Colorado Water Rights – The Basics

The doctrine of prior appropriation has governed Colorado water law for over 125 years and has its roots dating back to early mining days. The doctrine follows the rule of first in time, first in right. Meaning the one who first appropriates/ secures water would have a senior right to any subsequent user. Water rights are directly tied to surface water and use thereof. Water rights, in general, are not conveyed by water wells although there is a connection to an extent. Most water rights will be conveyed by a quitclaim deed.

All water wells drilled after 1957 must be permitted and there are 2 classifications of wells; Exempt and non-exempt. The most common wells are exempt household and domestic wells. These exempt wells are limited to pump rates of 15 gallons per minute or less. Each allows for different uses and it is important to understand what type of well a property has or qualifies for as well as the permitted uses before you purchase. If the property doesn’t have a water source or well, a buyer should have a knowledgeable broker who can help navigate what type of well a property can qualify for.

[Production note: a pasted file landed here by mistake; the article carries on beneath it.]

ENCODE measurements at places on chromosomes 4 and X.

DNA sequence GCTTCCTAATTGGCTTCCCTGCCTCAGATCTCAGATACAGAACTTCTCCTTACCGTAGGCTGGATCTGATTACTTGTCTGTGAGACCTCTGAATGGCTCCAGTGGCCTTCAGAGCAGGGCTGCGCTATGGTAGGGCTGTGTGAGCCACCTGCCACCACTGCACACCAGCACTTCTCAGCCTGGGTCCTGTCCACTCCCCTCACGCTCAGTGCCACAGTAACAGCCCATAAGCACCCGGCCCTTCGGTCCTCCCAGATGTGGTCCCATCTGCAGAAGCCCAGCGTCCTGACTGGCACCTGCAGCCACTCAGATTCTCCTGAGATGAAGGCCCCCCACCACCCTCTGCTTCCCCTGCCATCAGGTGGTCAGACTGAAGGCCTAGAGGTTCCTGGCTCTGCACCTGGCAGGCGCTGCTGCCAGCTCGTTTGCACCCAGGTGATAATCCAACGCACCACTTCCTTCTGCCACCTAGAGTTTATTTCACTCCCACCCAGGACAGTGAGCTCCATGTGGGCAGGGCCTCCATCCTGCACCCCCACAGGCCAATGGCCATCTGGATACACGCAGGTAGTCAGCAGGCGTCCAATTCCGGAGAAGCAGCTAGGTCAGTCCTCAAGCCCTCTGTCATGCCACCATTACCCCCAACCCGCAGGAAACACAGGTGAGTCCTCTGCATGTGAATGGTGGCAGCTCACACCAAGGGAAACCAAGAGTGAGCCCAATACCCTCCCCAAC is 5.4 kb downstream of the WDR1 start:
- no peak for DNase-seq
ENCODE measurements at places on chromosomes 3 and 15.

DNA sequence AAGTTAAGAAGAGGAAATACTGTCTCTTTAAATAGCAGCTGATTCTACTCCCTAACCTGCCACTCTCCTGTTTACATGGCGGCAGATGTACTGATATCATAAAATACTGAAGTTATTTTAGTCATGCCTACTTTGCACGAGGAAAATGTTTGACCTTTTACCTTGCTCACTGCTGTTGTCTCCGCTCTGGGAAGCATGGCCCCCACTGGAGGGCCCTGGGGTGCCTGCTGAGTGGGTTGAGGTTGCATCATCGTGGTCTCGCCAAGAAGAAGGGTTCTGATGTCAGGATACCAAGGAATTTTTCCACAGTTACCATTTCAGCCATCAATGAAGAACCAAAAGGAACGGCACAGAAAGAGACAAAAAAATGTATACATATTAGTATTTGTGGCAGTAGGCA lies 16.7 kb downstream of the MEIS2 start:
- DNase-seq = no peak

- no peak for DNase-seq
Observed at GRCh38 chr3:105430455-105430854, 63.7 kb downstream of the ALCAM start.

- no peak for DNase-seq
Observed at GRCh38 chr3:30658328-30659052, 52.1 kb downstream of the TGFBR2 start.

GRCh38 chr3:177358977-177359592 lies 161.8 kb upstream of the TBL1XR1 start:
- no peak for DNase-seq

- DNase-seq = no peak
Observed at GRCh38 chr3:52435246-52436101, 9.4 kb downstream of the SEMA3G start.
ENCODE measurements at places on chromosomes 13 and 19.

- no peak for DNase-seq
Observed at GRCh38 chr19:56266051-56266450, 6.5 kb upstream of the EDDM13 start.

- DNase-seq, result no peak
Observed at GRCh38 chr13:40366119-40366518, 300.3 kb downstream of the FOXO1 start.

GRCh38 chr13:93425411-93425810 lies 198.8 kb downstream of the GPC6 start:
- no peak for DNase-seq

There are additional exempt well classifications including exempt commercial wells and geo-exchange system wells. Any well that is not classified as an exempt well is considered non-exempt.

The water from and exempt water well is a permitted use and not an owned right. This means the water cannot be bought or sold and cannot be separated from the property. With this said, it is important for you to have a well permit transferred to your name after you purchase your property.

Other common questions that buyers will have when considering properties are related to ponds and springs and whether they can build a pond and what they can do with spring water. The short answer is it depends. This is where having a knowledgeable broker can be invaluable in assisting finding information and answers.

It is possible that in order to use a property for an intended use you may need to augment a water well/source through an augmentation plan. Augmentation plans often require the purchase of additional water rights to ensure senior water rights are not impacted by the proposed use of water.

The complexity of Colorado water law makes having a knowledgeable broker assisting your property sale or purchase a necessity and often will also require a good water law attorney.

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